Mother Superior and her creepy bearded henchman have come to retrieve the septet of uniformed captives from their human beehive. It is time for the girls to go to work. As always, mysterious hypnotic forces compel them to mount their bicycles, starry-eyed, and follow their captors towards the tower. The tails of their habits become pedal cranks, impelling their movement with characteristic conformity. Is it morning, evening, or afternoon? They never know; and anyway, it matters little in this dismal land suffused with perpetual fog. The wiry wheels of their bikes squeak in unison, casting solitary shadows across the smooth gray tile ground. Only the girl in front dares gaze outward with a knowing sparkle in her eye, secretly immune to her leaders’ charisma.

Remedios Varo, “Hacia la torre” (Towards the Tower), 1960.  Oil on masonite, 48 3/8 by 39 3/8″. (First panel of the triptych.)

The great abbess herself wears a pigeon feather in her hat; her squire bears a curious bag fastened to the back of his person like a billowing barnacle. From this sack emerge black and white guard doves, blessed tokens of providential love and peace. Having on various occasions lost blood to the claws and beaks of these winged enforcers fluttering menacingly over their heads, the girls know better than to act out of turn.

A regal honeybee totem, recalling the historic crest of Catalonian village Abella de la Conca, marks their home within the convent school city-state. The bee’s body resembles an hourglass with a stinger. Strange that a matriarchal insect that exterminates males should emblematize women working in the service of a patriarchal God. Nevertheless, the bee is a heraldic symbol of industry; and the girls must atone for the sins they were born with.

Remedios Varo, “Bordando el manto terrestre” (Embroidering the Earth’s Mantle), 1961, Oil on masonite, 39 1/2 x 48 1/2″ (Second panel of the triptych.)

By and by, they arrive at their workplace, a chamber not unlike the hexagonal cells inside a honeycomb, at the apex of a high tower. Inside, they work hour after hour, embroidering the Earth’s mantle, mystically investing the terrain below them with animals, seas, mountains, plants, buildings, and other fine things according to the orders of their ominously masked overseer who reads incantations while periodically stirring an hourglass-shaped alembic that channels alchemical threads from which they sew. With eerie tunes, a macabre flutist keeps them entertained—or rather, complacent.

Despite tired fingers and watery eyes, the girls must keep stitching. Their magical needlework enlivens the world. Yet they remain in the shadows, receiving no recognition, no commendations, just the dubious assurance that they are doing the work of the Great One who smiles upon them behind the scenes. The perceptive lass privately finds this irritating.  It wouldn’t be so bad if the girls were invested with some authority of their own in return for maintaining the land’s natural order; but they have no power; they are expected to act as mindless agents, and dispensable ones at that. They are not even allowed to view the fruits of their labors covering the Earth—the chamber has no windows; they must feed their sewing incrementally downward through narrow slots in the walls.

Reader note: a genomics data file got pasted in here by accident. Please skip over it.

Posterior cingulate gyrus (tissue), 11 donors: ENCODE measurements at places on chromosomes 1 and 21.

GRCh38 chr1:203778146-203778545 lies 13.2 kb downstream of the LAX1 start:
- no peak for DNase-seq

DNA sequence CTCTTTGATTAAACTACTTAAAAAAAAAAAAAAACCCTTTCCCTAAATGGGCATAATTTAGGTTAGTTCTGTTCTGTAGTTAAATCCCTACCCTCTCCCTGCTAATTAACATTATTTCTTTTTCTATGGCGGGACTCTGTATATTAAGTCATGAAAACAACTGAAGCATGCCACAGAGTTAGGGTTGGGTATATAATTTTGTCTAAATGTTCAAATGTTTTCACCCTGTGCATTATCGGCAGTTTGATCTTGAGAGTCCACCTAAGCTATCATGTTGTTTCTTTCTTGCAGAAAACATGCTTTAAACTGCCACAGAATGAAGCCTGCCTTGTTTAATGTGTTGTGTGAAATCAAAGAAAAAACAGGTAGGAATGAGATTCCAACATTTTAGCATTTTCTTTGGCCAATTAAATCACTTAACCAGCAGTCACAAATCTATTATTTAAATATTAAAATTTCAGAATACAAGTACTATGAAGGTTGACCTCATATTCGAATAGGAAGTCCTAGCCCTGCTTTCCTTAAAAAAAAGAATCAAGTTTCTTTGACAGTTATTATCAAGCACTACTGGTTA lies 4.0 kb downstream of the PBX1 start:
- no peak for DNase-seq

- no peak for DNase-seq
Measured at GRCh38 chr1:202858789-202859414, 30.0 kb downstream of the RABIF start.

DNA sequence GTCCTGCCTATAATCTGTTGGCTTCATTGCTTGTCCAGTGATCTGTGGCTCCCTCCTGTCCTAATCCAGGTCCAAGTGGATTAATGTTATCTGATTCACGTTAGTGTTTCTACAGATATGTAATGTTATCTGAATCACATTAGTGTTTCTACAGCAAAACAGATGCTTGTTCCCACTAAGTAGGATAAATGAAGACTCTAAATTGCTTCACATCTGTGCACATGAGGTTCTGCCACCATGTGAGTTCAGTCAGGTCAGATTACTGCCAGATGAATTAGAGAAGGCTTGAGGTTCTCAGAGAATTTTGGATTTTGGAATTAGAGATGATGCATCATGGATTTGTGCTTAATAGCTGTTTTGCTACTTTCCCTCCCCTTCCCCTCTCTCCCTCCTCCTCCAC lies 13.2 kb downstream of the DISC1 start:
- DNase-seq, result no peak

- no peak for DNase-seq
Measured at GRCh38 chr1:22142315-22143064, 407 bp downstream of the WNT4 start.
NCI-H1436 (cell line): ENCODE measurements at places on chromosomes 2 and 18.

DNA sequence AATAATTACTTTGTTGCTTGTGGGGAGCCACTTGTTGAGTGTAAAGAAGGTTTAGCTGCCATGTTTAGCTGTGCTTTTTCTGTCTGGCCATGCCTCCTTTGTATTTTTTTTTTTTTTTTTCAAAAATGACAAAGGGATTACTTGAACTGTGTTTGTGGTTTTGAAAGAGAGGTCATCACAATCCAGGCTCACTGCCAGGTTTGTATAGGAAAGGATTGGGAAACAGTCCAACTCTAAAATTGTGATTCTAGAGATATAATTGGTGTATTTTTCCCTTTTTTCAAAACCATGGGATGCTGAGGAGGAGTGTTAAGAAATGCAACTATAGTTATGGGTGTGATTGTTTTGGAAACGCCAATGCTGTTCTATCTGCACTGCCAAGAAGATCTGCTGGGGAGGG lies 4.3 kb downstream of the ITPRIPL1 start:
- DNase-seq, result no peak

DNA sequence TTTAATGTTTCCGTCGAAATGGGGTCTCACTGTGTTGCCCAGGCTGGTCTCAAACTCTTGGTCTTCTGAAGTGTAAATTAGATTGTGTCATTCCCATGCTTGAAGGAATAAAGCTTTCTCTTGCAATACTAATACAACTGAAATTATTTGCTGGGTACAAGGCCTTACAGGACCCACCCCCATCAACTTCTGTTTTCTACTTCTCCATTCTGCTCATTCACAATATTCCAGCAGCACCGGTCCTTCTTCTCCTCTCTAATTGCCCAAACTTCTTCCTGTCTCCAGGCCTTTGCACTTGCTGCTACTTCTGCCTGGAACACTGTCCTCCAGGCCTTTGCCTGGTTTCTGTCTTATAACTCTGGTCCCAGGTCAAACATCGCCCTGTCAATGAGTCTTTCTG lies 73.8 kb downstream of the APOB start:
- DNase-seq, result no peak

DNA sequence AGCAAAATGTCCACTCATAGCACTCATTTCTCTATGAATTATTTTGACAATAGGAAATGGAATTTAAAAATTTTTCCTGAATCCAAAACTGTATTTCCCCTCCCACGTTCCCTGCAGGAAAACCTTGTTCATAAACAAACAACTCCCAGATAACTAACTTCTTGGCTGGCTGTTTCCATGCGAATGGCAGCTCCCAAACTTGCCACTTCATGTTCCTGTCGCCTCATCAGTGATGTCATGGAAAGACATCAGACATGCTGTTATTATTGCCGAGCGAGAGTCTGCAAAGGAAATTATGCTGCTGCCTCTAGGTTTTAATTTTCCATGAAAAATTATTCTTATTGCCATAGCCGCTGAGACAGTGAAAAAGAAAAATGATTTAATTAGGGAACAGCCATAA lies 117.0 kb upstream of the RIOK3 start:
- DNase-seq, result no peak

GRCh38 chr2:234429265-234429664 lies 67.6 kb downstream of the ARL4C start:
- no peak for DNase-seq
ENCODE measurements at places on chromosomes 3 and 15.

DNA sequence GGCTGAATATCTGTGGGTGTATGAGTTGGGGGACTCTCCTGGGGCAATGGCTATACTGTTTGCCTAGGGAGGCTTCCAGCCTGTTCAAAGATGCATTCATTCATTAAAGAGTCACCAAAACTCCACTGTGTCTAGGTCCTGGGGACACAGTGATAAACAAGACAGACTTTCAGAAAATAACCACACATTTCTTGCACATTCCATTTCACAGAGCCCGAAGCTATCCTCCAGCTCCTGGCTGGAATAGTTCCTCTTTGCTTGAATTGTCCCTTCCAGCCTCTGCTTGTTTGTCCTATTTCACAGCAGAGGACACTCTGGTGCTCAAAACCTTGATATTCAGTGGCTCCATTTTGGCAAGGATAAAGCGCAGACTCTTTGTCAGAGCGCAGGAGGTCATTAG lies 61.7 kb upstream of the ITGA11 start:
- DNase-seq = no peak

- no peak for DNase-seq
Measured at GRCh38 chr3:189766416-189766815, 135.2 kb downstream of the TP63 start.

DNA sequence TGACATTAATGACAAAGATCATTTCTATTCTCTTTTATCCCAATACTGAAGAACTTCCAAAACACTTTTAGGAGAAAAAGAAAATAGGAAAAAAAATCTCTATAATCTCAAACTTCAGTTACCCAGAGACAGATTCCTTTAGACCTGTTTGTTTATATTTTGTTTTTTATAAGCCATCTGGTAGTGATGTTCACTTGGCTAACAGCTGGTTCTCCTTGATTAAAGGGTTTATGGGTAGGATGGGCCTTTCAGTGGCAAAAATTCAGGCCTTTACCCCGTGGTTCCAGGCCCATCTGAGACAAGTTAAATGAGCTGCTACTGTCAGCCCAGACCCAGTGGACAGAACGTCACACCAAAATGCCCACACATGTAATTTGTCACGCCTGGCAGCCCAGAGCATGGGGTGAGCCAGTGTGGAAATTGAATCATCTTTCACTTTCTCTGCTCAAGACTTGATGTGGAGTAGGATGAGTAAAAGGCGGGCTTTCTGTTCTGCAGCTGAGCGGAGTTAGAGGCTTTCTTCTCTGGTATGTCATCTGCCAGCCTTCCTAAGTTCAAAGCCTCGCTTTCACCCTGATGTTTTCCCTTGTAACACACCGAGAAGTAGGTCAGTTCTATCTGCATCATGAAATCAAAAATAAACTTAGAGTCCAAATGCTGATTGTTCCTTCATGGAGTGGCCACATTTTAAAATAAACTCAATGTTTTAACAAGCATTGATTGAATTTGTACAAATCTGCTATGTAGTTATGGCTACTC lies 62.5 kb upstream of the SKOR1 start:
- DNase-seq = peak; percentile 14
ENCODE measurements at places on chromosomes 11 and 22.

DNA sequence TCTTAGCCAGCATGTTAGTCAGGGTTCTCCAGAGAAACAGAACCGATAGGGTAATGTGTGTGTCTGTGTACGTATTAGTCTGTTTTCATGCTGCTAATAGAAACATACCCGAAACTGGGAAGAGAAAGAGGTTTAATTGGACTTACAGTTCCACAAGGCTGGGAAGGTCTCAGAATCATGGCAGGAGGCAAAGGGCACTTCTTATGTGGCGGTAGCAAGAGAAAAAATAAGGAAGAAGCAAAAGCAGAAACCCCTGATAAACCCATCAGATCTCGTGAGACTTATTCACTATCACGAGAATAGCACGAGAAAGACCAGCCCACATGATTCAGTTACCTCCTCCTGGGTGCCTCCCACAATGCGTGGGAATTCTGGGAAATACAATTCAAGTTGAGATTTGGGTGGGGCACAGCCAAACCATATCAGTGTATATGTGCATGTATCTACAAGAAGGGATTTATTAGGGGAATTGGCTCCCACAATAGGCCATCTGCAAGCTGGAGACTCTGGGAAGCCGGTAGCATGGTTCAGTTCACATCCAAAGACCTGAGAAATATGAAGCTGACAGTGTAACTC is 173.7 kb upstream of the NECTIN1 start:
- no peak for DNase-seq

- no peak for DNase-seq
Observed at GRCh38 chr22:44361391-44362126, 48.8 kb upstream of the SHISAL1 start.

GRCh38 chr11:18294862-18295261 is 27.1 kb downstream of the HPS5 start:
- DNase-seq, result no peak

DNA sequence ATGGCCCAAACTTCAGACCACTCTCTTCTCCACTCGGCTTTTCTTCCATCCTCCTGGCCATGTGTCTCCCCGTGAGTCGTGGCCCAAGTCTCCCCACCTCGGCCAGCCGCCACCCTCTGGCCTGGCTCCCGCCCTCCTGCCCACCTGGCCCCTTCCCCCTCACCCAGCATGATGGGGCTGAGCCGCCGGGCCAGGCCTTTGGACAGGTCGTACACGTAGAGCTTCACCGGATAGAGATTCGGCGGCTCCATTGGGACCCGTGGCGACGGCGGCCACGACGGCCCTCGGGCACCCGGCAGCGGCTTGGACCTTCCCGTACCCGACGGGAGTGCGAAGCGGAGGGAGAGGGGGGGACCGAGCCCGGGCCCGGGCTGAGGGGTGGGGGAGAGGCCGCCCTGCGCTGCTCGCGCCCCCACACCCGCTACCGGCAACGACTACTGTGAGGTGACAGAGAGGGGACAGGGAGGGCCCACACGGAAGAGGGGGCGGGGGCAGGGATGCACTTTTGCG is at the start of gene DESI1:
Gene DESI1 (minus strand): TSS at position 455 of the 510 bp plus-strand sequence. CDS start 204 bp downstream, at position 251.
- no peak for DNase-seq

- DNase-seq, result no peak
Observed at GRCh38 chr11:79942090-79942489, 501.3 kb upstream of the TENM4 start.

Between the hive and the tower, time seems to have stopped; hour, day, month, and year barely matter; their cycle of activities remains the same day after day, night after night, a constant merry-go-round of following orders, sewing their hands to the bone. Each of the seven occasionally mourns her fate and daydreams of better things, but only one is consumed by such restless thoughts. With each stitch, the skeptical girl wonders, will it remain this way for the rest of her life?  Not if she can help it.

So she hatches a stratagem. Largely satisfied that the girls will remain in line indefinitely, the Overseer has become lax about watching their work. Being rather vain, he concerns himself more with imagining his own appearance at the alembic: How stately and stern he must look!  How authoritative! While he is reading a particularly complex spell, the skeptical girl furtively stitches a scene of herself escaping with a lover, a mannequin-like boy who has stolen away from a monastic school across the mountains. As the cloth lowers out the slot, she stifles a smirk, barely concealing her satisfaction as her self-portrait inches safely out of sight towards its destination. And when it hits the ground—voila!

Remedios Varo, “La Huida” (The Escape), 1961, oil on masonite, 48 7/16 x 38 5/8″. (Third panel of the triptych.)

The picture comes true just as embroidered. The girl and her companion cruise through sienna clouds in an umbrella covered in fur. Attached to the vessel via alchemical threads, his robe rises as a sail. She skippers, steering with the handle of an upside-down sub-umbrella whose canopy serves as a rudder. She has liberated herself by means of the very labor that once constrained her.

With this scene, the story does not end; rather, it begins. Further struggles, confinements, and flights await her life beyond. Yet she will persevere, animating elaborate visions to set herself free and captivate others for generations to come.

–Annabel Osberg

Leave a Reply

Your email address will not be published. Required fields are marked *